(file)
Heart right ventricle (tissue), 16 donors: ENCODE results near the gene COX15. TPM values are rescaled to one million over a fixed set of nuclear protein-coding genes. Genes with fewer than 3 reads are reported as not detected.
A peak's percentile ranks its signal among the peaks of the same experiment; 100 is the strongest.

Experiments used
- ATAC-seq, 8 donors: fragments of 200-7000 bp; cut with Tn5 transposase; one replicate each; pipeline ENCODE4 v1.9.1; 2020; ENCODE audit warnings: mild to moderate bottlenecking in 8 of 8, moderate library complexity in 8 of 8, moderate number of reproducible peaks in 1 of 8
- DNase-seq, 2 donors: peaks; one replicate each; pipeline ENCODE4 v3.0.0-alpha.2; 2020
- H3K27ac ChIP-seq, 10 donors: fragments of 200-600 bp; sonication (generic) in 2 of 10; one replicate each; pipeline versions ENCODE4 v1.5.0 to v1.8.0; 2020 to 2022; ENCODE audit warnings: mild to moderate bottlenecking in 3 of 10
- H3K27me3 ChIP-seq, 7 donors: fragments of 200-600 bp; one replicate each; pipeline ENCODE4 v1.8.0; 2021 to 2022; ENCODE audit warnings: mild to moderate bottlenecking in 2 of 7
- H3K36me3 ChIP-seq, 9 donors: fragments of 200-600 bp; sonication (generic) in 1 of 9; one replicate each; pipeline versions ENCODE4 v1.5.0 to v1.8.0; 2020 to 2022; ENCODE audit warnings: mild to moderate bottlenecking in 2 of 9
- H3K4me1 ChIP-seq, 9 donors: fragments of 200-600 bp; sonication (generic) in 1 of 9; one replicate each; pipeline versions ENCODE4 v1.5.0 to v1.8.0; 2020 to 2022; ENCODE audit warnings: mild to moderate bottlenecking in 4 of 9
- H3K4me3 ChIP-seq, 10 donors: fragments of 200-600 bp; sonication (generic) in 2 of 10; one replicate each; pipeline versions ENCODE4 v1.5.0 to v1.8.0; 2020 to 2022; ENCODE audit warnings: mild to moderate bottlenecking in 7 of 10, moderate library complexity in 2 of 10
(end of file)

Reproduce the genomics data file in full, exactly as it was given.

Heart right ventricle (tissue), 16 donors: ENCODE results near the gene COX15. TPM values are rescaled to one million over a fixed set of nuclear protein-coding genes. Genes with fewer than 3 reads are reported as not detected.
A peak's percentile ranks its signal among the peaks of the same experiment; 100 is the strongest.

Experiments used
- ATAC-seq, 8 donors: fragments of 200-7000 bp; cut with Tn5 transposase; one replicate each; pipeline ENCODE4 v1.9.1; 2020; ENCODE audit warnings: mild to moderate bottlenecking in 8 of 8, moderate library complexity in 8 of 8, moderate number of reproducible peaks in 1 of 8
- DNase-seq, 2 donors: peaks; one replicate each; pipeline ENCODE4 v3.0.0-alpha.2; 2020
- H3K27ac ChIP-seq, 10 donors: fragments of 200-600 bp; sonication (generic) in 2 of 10; one replicate each; pipeline versions ENCODE4 v1.5.0 to v1.8.0; 2020 to 2022; ENCODE audit warnings: mild to moderate bottlenecking in 3 of 10
- H3K27me3 ChIP-seq, 7 donors: fragments of 200-600 bp; one replicate each; pipeline ENCODE4 v1.8.0; 2021 to 2022; ENCODE audit warnings: mild to moderate bottlenecking in 2 of 7
- H3K36me3 ChIP-seq, 9 donors: fragments of 200-600 bp; sonication (generic) in 1 of 9; one replicate each; pipeline versions ENCODE4 v1.5.0 to v1.8.0; 2020 to 2022; ENCODE audit warnings: mild to moderate bottlenecking in 2 of 9
- H3K4me1 ChIP-seq, 9 donors: fragments of 200-600 bp; sonication (generic) in 1 of 9; one replicate each; pipeline versions ENCODE4 v1.5.0 to v1.8.0; 2020 to 2022; ENCODE audit warnings: mild to moderate bottlenecking in 4 of 9
- H3K4me3 ChIP-seq, 10 donors: fragments of 200-600 bp; sonication (generic) in 2 of 10; one replicate each; pipeline versions ENCODE4 v1.5.0 to v1.8.0; 2020 to 2022; ENCODE audit warnings: mild to moderate bottlenecking in 7 of 10, moderate library complexity in 2 of 10